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Broadhurst Manor


The four-quartered herber or garden was at the east front of the house, beyond which was Brewhouse Pond, a substantial stretch of water, crossed by a path separating it from another pond to the north. There is still today a pond close to the east of the house which is thought to be part of the original hammer ponds for iron working and the string of lakes leading south west from Broadhurst which were known in the 17th century as the fish stews.

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Mr and Mrs Paul Calkin


The Domesday book shows Horstede and Broadhurst being held by William of Cahaignes (Keynes), the Norman lord who took over the land from the Saxon Ulueva.. The family remained in occupation until 1276 (two different dates are given for the marriage) when Joan de Cahaignes married Roger de Leukenore (Lewknor) and the estate passed to the Lewknors and thence to the Barantynes, the Michelbournes and others.

The Glynde Archive in East Sussex Record Office (GLY/2731) is particularly useful in showing the various ownerships of Broadhurst Manor. Drewe (Drury) Barantyne of Brodehurst (or Brodhurste) in Horsted Keynes was resident in 1564. His father William was the third husband of Sir Roger Lewknor's daughter Jane and Broadhurst formed part of the marriage settlement in 1533.

In 1637 Sir Richard Michelbourne was the owner and in 1641 Broadhurst was sold by Sir William Michelbourne to John Ironmonger of Ringmer, Gent. In 1651 a Mortgage Lease for 500 years was granted to William Michelbourne of Stanmer to Harbert Hay of Glyndebourne and Margaret Hay, his fourth daughter. Edward Lightmaker (1620-1657), a brewer and citizen of London then purchased the estate in 1655. The Final Concord notes a barn, mill, iron furnace, garden, 30 acres of land, 20 acres of meadow and 20 acres of pasture in Horsted Keynes. Sapphira Lightmaker, his widow, of the parish of St Bartholomew the Great, London inherited the estate and took out a mortgage of £1,590. In 1671 the estate was leased to Edward Haberfield of North Petherton in Somerset. Mrs Lightmaker died in 1704 aged 81 and Broadhurst Manor passed to her son, Edward Lightmaker, Gent, of Middle Temple, London who died in 1708.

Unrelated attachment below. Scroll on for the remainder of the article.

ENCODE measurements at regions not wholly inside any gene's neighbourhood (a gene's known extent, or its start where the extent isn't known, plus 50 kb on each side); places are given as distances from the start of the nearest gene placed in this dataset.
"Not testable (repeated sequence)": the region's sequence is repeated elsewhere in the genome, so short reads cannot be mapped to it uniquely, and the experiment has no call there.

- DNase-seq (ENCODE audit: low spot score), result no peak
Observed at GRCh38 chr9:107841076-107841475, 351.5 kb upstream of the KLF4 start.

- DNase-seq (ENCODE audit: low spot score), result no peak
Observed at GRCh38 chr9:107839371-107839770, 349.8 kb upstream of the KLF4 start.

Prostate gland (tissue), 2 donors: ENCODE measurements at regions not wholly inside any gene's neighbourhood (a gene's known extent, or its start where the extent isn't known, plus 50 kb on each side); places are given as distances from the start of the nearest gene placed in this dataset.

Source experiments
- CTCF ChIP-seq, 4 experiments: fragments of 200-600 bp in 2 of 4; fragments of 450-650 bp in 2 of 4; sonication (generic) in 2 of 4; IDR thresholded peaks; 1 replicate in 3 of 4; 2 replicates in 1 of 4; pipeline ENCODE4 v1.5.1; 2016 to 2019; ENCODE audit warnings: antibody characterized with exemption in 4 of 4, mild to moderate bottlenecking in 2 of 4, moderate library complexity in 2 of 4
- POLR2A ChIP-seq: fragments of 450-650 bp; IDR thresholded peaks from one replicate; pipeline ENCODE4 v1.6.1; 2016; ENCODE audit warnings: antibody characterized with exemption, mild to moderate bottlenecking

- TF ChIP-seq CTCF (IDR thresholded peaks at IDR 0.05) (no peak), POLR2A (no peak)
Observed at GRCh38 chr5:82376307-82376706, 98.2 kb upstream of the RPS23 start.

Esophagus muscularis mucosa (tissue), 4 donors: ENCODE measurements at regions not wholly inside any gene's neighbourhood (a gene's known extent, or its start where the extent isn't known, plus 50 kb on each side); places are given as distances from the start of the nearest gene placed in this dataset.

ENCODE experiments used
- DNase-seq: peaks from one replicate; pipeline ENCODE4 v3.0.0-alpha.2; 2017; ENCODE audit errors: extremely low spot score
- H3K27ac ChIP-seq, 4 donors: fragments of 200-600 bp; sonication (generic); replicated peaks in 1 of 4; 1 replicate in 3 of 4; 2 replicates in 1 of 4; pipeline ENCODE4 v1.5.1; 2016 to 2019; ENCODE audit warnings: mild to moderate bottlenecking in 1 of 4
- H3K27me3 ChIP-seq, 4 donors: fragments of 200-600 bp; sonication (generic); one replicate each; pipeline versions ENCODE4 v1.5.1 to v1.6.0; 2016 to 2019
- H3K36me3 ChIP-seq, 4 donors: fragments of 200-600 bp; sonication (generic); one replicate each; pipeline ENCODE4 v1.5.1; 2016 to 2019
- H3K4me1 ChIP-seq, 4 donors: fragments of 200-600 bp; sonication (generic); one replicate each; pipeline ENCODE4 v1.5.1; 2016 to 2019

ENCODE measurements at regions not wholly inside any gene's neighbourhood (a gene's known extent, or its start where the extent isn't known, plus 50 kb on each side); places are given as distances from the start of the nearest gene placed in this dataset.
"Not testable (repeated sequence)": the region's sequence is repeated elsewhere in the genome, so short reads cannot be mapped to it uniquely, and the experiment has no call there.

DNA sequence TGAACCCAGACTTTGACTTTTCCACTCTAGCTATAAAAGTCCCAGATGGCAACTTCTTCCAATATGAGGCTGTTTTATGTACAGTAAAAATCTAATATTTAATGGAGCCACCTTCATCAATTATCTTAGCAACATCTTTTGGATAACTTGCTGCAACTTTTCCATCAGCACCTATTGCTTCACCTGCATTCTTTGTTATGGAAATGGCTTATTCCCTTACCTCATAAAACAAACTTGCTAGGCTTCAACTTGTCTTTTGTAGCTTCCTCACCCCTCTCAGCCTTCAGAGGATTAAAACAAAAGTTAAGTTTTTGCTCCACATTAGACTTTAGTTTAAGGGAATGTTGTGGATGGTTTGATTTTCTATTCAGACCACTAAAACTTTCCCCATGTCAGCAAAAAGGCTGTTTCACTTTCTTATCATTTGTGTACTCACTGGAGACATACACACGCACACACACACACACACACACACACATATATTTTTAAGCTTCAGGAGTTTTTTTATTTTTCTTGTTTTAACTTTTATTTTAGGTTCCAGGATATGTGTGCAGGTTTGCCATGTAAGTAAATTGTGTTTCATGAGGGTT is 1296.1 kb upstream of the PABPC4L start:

In 1710-11 William Pigott and his family were living at Broadhurst Manor. The Pigotts were related to the Lightmakers by marriage. (Osbourne family papers, William died in 1722 and a Probate copy of his Will of 1722 shows that he had left the estate to his widow Jane. Their only surviving child, Catharine, was the heiress (tablet in St Giles Church). Catharine married Thomas Pigott and they had a son, Thomas. The estate passed in 1734 to Granado Pigott by settlement and on his death in 1756 he left the estate to Thomas Pigott (1738-1793) who died aged 55, presumably that same son of Catharine and Thomas Pigott (tablet in St Giles Church).

In 1764 the Lease and Release for the estate was conveyed to William Pearce for the sum of £10,700. We know that the subsequent estate map of 1764 was surveyed by Thomas Bateman for William Pearce of St Margarets, Westminster. By 1771 the ownership was transferred to Robert, fourth Lord Trevor with money left for the purpose by his brother, Richard Trevor, Bishop of Durham for the sum of £9,900 (Viscountess Frances Wolseley, Smaller Manor Houses of Sussex, page 76). The Lease and Release of land at Horsted Keynes included the Great Stable built by Granado Pigott. By 1777, perhaps after the fire that destroyed two thirds of the house, the estate had passed (by lease?) to George Brooks and his wife Ann of Green Street, Hanover Square, London. From then on, the estate remained in the Trevor family until the late 19th century. In 1839 the Tithe map shows the landowner to be Henry Otway Trevor and the tenant to be Anne Friend.